Christmas Sales Results for Retail

Christmas Sales Results for Retail

It’s no secret that 2018 was a challenging year for retail, from shop closures to Brexit and the weather having an impact on footfall on the high street. Now the results are in for the important Christmas period.

Today on what’s being called ‘Super Thursday’ (10 January) Tesco, John Lewis and M&S among others report on their Christmas figures.

The Good

  • Lidl sales were up 16% on the same period last year
  • Aldi had its best-ever Christmas trading with sales up 10%
  • Morrison’s announced 3.6% like-for-like Christmas growth
  • Tesco also beat the odds with a 2.2% rise in UK sales, with its performance in non-food categories e.g. clothes and general merchandise ahead of its competitors and the wider market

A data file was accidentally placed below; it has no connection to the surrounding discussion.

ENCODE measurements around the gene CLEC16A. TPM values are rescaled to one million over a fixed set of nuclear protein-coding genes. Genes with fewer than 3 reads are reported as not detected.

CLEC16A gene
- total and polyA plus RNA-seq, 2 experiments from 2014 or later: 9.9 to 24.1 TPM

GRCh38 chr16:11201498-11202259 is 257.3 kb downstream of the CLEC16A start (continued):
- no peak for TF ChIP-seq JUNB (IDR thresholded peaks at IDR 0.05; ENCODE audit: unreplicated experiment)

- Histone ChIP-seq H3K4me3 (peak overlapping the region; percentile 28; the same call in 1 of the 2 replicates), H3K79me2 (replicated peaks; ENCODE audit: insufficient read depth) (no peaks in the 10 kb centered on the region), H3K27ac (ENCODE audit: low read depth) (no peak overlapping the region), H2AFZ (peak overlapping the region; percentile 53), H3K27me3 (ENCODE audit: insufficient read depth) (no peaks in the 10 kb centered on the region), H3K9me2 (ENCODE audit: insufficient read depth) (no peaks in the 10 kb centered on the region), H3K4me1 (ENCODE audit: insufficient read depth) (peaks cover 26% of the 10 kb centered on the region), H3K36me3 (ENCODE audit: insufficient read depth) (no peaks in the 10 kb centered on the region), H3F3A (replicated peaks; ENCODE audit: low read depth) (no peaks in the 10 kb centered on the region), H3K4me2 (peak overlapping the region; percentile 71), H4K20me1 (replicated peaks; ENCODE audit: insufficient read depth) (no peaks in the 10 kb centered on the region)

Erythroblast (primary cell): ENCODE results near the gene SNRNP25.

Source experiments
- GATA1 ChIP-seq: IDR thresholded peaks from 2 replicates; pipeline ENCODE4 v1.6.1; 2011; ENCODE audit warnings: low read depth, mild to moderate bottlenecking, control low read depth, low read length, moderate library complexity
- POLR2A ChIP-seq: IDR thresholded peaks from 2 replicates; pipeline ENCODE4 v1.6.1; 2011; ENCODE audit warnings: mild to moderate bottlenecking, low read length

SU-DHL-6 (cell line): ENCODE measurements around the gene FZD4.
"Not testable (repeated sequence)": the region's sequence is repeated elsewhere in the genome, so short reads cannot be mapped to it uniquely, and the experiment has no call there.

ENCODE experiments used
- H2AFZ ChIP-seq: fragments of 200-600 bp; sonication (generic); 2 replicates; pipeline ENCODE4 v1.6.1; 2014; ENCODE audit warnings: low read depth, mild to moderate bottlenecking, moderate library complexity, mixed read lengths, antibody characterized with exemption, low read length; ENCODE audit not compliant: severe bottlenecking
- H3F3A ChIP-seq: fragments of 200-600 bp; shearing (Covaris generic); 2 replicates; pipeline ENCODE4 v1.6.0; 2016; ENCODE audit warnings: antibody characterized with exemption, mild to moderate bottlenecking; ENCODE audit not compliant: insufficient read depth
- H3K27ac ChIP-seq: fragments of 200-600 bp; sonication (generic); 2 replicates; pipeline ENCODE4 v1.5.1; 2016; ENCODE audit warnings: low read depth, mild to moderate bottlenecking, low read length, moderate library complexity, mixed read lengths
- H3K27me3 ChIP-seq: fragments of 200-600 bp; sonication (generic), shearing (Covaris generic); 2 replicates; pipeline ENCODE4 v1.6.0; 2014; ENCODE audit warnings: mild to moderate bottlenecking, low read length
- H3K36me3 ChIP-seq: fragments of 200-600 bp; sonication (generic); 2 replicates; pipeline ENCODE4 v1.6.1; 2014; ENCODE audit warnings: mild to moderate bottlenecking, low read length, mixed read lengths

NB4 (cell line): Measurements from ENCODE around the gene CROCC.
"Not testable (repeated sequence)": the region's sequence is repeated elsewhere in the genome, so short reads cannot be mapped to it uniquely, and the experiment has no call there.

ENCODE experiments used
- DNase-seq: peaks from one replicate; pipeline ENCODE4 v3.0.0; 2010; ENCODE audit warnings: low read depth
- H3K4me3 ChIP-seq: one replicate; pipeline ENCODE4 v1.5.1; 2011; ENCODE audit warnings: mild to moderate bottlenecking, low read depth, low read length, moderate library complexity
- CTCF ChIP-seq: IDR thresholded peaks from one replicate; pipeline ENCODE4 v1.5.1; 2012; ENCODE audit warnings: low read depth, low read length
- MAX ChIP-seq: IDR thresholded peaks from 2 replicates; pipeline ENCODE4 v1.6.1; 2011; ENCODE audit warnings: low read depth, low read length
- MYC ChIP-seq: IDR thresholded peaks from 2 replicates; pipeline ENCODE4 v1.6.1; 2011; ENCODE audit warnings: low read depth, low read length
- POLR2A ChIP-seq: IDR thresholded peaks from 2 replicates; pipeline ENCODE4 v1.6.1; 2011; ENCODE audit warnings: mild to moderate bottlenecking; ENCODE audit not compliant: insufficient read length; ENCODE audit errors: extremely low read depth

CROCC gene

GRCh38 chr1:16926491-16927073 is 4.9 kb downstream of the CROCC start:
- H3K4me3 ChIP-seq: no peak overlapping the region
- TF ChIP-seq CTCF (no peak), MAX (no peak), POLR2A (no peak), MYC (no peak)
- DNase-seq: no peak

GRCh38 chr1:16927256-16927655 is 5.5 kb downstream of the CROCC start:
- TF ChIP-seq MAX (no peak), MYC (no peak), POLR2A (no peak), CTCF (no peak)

• John Lewis Christmas sales were up 1.4% on the same period last year (however their annual staff bonus is under threat for the first time since 1953)
  • Selfridges also reported that sales were up 8% in December

The Bad

  • Marks and Spencer reported a fall in sales of 2.2%
  • Debenhams saw sales fall 5.7% in the 18 weeks to 5 January
  • Mothercare’s Christmas sales fell 11.4%, including – unusually – their online sales
  • Sainsbury reported a fall in sales of 1.1%
  • Grocery sales growth also slowed to +1.8%[1] as consumer shopping habits change

The Opportunity

Decreasing footfall on the high street has been an ongoing story of 2018 but this comes with opportunities for Post Office.

As more and more of us choose to shop online, the returns and collections market continues to grow and it’s more important than ever for us to make the most of this opportunity.

The results are also not the same across the country – for example Northern Ireland saw a sustained footfall growth of 2.7% in November 2018.

So there are reasons to be optimistic going into 2019, particularly as the January sales continue with the chance to maximise the opportunity in mails.


 

[1] ] https://www.conveniencestore.co.uk/news/slowdown-in-festive-grocery-growth-as-average-spend-falls/575266.article